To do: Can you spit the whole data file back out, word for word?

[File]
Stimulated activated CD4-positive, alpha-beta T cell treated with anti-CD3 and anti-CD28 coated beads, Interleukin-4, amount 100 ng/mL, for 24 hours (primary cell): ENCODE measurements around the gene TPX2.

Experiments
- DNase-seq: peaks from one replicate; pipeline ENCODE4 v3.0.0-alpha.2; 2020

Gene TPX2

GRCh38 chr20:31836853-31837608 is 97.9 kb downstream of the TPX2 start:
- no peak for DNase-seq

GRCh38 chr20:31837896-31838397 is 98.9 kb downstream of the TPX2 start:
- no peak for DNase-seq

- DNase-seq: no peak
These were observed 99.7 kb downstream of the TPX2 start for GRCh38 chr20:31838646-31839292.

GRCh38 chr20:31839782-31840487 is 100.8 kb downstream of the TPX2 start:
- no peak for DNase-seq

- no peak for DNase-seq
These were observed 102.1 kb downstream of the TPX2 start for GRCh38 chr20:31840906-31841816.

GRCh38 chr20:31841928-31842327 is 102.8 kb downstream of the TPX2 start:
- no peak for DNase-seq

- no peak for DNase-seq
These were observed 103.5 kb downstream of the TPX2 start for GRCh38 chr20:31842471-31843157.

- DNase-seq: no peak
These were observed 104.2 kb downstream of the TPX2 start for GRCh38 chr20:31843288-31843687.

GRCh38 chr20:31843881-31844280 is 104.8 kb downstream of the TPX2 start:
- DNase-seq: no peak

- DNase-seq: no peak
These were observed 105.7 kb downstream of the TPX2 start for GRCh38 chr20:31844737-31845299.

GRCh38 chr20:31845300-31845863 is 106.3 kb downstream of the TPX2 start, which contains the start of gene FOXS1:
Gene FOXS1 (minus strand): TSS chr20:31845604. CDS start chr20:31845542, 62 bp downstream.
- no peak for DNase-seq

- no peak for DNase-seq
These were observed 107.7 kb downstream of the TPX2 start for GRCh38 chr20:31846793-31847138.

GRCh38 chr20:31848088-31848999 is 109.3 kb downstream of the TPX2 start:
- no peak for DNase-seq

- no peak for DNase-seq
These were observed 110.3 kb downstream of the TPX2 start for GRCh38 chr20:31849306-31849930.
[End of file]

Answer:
Stimulated activated CD4-positive, alpha-beta T cell treated with anti-CD3 and anti-CD28 coated beads, Interleukin-4, amount 100 ng/mL, for 24 hours (primary cell): ENCODE measurements around the gene TPX2.

Experiments
- DNase-seq: peaks from one replicate; pipeline ENCODE4 v3.0.0-alpha.2; 2020

Gene TPX2

GRCh38 chr20:31836853-31837608 is 97.9 kb downstream of the TPX2 start:
- no peak for DNase-seq

GRCh38 chr20:31837896-31838397 is 98.9 kb downstream of the TPX2 start:
- no peak for DNase-seq

- DNase-seq: no peak
These were observed 99.7 kb downstream of the TPX2 start for GRCh38 chr20:31838646-31839292.

GRCh38 chr20:31839782-31840487 is 100.8 kb downstream of the TPX2 start:
- no peak for DNase-seq

- no peak for DNase-seq
These were observed 102.1 kb downstream of the TPX2 start for GRCh38 chr20:31840906-31841816.

GRCh38 chr20:31841928-31842327 is 102.8 kb downstream of the TPX2 start:
- no peak for DNase-seq

- no peak for DNase-seq
These were observed 103.5 kb downstream of the TPX2 start for GRCh38 chr20:31842471-31843157.

- DNase-seq: no peak
These were observed 104.2 kb downstream of the TPX2 start for GRCh38 chr20:31843288-31843687.

GRCh38 chr20:31843881-31844280 is 104.8 kb downstream of the TPX2 start:
- DNase-seq: no peak

- DNase-seq: no peak
These were observed 105.7 kb downstream of the TPX2 start for GRCh38 chr20:31844737-31845299.

GRCh38 chr20:31845300-31845863 is 106.3 kb downstream of the TPX2 start, which contains the start of gene FOXS1:
Gene FOXS1 (minus strand): TSS chr20:31845604. CDS start chr20:31845542, 62 bp downstream.
- no peak for DNase-seq

- no peak for DNase-seq
These were observed 107.7 kb downstream of the TPX2 start for GRCh38 chr20:31846793-31847138.

GRCh38 chr20:31848088-31848999 is 109.3 kb downstream of the TPX2 start:
- no peak for DNase-seq

- no peak for DNase-seq
These were observed 110.3 kb downstream of the TPX2 start for GRCh38 chr20:31849306-31849930.